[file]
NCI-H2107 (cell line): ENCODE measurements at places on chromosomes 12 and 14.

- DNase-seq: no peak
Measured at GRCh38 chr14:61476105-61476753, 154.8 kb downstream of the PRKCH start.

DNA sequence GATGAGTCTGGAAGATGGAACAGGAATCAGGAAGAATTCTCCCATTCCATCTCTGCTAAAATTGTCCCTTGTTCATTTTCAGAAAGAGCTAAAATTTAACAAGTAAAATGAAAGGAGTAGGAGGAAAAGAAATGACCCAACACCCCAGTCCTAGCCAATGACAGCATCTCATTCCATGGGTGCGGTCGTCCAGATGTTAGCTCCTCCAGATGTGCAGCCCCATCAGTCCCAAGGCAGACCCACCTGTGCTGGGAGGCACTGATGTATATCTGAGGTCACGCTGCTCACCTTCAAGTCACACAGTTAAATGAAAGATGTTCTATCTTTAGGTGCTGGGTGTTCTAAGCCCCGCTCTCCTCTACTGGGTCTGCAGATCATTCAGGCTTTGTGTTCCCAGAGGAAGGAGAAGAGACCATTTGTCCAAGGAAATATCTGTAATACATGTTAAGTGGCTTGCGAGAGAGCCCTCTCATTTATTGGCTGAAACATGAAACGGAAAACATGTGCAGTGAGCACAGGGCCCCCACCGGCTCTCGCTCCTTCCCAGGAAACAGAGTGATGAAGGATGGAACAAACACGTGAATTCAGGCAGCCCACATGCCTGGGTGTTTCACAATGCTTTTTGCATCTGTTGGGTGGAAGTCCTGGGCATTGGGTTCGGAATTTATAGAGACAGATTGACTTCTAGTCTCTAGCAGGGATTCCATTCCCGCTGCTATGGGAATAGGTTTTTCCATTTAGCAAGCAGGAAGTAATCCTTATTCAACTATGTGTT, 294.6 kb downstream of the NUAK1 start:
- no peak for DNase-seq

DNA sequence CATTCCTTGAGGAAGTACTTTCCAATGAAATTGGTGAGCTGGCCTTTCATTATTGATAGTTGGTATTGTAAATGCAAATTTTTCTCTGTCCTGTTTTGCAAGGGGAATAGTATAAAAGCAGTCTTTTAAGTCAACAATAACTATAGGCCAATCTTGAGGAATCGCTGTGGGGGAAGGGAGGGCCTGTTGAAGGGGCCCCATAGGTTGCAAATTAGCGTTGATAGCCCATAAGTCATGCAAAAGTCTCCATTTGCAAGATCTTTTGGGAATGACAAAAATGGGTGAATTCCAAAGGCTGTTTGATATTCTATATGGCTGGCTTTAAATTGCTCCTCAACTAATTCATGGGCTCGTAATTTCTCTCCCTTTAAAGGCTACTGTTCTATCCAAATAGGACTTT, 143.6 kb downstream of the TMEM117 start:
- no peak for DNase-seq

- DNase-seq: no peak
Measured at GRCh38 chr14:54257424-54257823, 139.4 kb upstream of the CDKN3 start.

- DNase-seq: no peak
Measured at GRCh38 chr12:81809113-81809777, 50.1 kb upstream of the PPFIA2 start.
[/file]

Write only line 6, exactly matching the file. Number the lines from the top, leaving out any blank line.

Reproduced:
DNA sequence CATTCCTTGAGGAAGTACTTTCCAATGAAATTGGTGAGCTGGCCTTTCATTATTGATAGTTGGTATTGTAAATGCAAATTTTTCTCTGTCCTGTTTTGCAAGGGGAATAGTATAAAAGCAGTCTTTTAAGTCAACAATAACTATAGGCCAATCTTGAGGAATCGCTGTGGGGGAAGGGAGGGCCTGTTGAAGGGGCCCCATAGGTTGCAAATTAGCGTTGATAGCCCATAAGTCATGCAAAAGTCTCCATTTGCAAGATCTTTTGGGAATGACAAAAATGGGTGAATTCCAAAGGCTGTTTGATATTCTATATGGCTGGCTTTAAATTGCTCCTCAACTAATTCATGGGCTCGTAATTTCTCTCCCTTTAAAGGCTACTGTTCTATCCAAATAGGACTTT, 143.6 kb downstream of the TMEM117 start: